Do i need to increase to MTU size?

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Jun 4th, 2008
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Hi,


I have created a VPN between a remote site and our headoffice

The remote site has a Cisco 877 Router and the HeadOffice has a Cisco 3005 Concentrator.


The VPN i have created is up and running and I can connect to devices at either sides of the VPN.


The problem i am having is, i am planning on rolling out thinclients at the remote site that connects to a terminal server at the headoffice.

When i set up the thinclients, they connect but then disconnect straight away.

I think this is down to the default MTU size being too small but i don't know if i am correct, and also in what interface to change it on.


Cheers


James

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attrgautam Wed, 06/04/2008 - 02:19
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James,


It looks like a MTU issue.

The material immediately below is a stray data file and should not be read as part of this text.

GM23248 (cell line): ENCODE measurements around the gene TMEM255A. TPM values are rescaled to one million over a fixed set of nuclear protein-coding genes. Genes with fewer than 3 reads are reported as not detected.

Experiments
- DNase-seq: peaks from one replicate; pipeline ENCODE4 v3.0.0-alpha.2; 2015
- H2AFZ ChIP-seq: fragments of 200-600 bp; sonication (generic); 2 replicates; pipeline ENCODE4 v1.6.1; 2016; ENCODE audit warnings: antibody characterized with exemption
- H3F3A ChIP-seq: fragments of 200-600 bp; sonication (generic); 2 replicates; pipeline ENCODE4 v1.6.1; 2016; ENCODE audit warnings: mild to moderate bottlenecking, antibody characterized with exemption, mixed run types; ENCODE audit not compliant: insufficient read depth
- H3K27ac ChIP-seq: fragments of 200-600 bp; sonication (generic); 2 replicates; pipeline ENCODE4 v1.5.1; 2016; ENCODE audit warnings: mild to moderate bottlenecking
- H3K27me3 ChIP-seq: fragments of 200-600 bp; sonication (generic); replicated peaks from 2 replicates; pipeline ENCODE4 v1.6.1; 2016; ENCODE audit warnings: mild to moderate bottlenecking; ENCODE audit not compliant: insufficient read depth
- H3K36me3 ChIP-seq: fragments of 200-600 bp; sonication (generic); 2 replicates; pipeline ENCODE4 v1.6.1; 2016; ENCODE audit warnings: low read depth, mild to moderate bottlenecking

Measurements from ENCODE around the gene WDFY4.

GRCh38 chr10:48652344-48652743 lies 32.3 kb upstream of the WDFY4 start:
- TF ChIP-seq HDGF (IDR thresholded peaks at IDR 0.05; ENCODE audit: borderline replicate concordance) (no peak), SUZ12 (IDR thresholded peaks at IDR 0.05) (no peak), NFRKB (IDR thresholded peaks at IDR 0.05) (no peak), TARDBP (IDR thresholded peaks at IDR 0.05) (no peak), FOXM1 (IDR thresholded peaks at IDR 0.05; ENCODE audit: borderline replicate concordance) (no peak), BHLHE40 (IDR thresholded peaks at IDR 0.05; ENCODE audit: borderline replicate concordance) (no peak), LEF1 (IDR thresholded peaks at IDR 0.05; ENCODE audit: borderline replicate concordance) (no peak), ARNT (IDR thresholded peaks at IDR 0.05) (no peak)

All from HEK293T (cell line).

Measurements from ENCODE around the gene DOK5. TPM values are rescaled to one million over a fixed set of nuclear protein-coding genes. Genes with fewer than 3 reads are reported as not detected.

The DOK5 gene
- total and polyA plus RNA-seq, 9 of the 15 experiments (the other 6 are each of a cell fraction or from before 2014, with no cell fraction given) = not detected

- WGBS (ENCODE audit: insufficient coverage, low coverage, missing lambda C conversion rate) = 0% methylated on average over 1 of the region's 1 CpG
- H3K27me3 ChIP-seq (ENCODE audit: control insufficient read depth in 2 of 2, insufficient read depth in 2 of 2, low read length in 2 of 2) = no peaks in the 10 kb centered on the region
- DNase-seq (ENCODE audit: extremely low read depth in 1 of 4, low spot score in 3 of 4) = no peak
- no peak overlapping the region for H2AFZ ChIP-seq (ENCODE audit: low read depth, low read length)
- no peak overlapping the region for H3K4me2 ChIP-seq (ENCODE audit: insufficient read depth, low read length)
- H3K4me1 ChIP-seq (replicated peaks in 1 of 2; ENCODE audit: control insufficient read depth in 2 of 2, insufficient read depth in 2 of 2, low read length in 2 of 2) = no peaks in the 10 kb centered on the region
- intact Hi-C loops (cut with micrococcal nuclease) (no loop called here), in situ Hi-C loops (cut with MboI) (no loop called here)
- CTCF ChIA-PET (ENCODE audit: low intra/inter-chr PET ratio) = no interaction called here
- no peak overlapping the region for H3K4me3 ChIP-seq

One of the options you could certainly try is to do a crypto map XXXX df-bit clear which will ensure that the IPSEC header is not fragmented.


Another options is to modify the MSS of the packet using ip tcp adjust-mss on the Interface in 877 connecting to your LAN.


Let me know if one of these works

michael.leblanc Wed, 06/04/2008 - 06:40
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Too small? I wouldn't think so.


When adding IPsec encapsulation, or GRE and IPSec encapsulation (our scenario, not yours), you sometimes run into fragmentation issues due to the Path MTU. In these circumstances, you would "decrease" the IP MTU on the appropriate interface to make room for the additional headers (GRE, IPSec).


e.g.: We use "ip mtu 1400" on our GRE tunnel interfaces to avoid fragmentation issues.


Reducing the IP MTU on the interface to an appropriate level means that you don't encounter fragmentation issues during the GRE or IPSec encapsulation processes (during Path MTU Discovery).


You should make sure that Path MTU discovery is enabled on your devices. This command may not show up in your configuration if it is the default:


ip tcp path-mtu-discovery



The "default" IP MTU on your interfaces is not likely to be set too small.


I think you will need to identify another cause. You probably want to use a sniffer to see what is happening on the wire.


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